Kern County Sheriff Donny Youngblood held a press conference Thursday following body-camera footage being released by KCSO of the accidental K9 deployment.
On May 9, 2021 at 4:46 p.m., Kern County Sheriff’s Office Deputies and the K-9 Unit responded to a high-risk traffic stop on a reported stolen vehicle in the 5900 block of Wright Avenue, in which a KCSO K-9 was accidentally released from a patrol vehicle.
The drive of the stolen vehicle was arrested. A man was bit by the released K-9 and suffered minor injuries. It was later determined he was not involved with the stolen vehicle, however there is a felony warrant for his arrest.
Speaking to media, Kern Sheriff Donny Youngblood said the department has already taken steps to ensure this type of accident doesn’t happen again, including adding red warning lettering to the K-9 patrol vehicles. Youngblood went on to say a hazard of working with dogs is that they are animals. He believes the chaos of the situation is what agitated the dog to bite following its release. Youngblood added both the handler and K-9 have returned to duty after undergoing additional training. The deputy who inadvertently released the dog was not put on leave. As for if the KCSO is facing lawsuits, Youngblood says even when events go as planned, there is always that potential.
The body-camera footage is in the link below. WARNING GRAPHIC CONTENT:
On May 9, 2021 at 4:46 p.m., Kern County Sheriff’s Office Deputies and the K-9 Unit responded to a high-risk traffic stop on a reported stolen vehicle in the 5900 block of Wright Avenue.
One of the K-9s on scene was in the back of a patrol car, in a secured kennel. Deputies were in the process of detaining multiple subjects, when an additional Deputy arrived on scene to assist. The Deputy approached a Sheriff’s Office vehicle and opened the door to take cover, inadvertently opening the K-9’s kennel door, allowing the K-9 to be released without the handler’s knowledge. Due to the short distance between the K-9 vehicle and the subject involved, there was not enough time for the K-9 handler to call off the K-9 before the K-9 could engage one of the subjects being detained. The K-9 handler took control of the K-9 and removed the K-9 from the bite. Medical aid was rendered and the subject was taken to a local hospital where they were treated and released for their injuries. The subject was not arrested due to the investigation revealing the subject was not involved with the stolen vehicle.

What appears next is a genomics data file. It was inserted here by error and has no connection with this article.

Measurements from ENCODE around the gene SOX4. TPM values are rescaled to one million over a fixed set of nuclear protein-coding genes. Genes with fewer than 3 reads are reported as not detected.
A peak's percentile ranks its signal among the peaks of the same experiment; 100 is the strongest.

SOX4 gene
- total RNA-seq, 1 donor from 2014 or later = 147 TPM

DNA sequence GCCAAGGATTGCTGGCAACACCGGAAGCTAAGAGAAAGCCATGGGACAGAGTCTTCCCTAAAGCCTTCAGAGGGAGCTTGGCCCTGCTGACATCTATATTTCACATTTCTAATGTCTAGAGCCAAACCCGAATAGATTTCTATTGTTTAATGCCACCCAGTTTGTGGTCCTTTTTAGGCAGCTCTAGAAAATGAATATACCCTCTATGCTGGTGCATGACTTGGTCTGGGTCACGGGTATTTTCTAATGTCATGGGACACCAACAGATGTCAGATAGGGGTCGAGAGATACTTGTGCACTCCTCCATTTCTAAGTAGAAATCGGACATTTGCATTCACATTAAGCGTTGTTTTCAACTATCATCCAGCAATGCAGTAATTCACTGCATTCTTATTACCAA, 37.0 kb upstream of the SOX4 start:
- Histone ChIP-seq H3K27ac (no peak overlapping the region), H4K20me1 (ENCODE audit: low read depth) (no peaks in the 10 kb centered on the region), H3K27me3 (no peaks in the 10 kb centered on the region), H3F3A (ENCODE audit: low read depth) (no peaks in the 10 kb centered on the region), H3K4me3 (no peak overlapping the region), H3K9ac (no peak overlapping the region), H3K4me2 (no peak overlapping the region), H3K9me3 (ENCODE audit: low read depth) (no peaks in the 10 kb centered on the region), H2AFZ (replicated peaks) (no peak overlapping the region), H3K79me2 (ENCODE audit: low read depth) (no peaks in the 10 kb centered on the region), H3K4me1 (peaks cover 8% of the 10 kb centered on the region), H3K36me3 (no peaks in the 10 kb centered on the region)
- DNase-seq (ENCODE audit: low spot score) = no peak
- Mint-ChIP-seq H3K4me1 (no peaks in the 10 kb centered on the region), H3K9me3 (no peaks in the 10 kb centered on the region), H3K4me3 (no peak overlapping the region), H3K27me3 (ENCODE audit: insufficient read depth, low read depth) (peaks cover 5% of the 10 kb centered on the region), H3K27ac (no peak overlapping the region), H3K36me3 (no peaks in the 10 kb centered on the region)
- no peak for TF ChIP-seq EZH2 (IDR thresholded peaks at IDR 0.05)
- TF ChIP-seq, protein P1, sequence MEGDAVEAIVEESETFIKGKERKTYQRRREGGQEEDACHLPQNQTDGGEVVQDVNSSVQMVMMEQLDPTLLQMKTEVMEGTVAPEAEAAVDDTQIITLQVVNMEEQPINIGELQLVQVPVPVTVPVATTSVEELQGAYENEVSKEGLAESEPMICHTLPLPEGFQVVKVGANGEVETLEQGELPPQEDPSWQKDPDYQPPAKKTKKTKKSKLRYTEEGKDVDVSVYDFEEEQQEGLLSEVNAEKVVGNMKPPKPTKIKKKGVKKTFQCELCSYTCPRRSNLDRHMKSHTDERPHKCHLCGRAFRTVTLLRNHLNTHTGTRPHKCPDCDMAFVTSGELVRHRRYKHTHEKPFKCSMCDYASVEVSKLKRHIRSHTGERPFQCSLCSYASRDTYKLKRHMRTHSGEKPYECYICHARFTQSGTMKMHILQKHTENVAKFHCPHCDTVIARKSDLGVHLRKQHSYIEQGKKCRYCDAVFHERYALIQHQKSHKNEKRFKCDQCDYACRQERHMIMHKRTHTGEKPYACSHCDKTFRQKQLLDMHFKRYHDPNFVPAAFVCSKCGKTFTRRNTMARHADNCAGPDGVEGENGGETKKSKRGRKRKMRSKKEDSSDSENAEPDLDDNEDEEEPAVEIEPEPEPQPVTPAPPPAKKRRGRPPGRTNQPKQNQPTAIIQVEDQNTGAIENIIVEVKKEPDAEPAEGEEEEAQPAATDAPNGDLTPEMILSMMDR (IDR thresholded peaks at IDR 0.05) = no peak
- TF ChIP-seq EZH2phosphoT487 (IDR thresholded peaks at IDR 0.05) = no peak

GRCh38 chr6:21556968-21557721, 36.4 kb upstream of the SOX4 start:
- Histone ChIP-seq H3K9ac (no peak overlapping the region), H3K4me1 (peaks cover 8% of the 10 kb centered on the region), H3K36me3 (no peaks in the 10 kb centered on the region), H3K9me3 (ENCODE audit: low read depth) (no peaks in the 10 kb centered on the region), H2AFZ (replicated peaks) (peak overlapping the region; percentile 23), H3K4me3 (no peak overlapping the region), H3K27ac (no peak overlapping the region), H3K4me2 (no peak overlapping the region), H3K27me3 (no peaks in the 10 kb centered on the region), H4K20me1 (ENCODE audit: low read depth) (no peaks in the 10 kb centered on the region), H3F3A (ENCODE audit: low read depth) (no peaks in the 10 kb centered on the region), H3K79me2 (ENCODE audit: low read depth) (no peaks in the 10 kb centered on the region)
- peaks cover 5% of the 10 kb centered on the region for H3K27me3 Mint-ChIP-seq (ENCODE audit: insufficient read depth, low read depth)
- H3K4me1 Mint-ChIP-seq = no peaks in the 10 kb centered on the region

The Kern County Sheriff’s Office is conducting a thorough investigation into all of the actions, equipment, and training of the Deputies and K-9 involved. The K-9 will be removed from patrol work for the time being and the K-9 handler will be reassigned to other patrol duties until he and K-9 are re-certified in all areas of training provided by the Sheriff’s Office contracted K-9 trainer.
As with any investigation, the Sheriff’s Office will be looking into the incident to determine if any policies were violated and if any additional safety measures can be put in place.
Anyone with additional information is encouraged to contact the Sheriff’s Office at (661) 861-3110.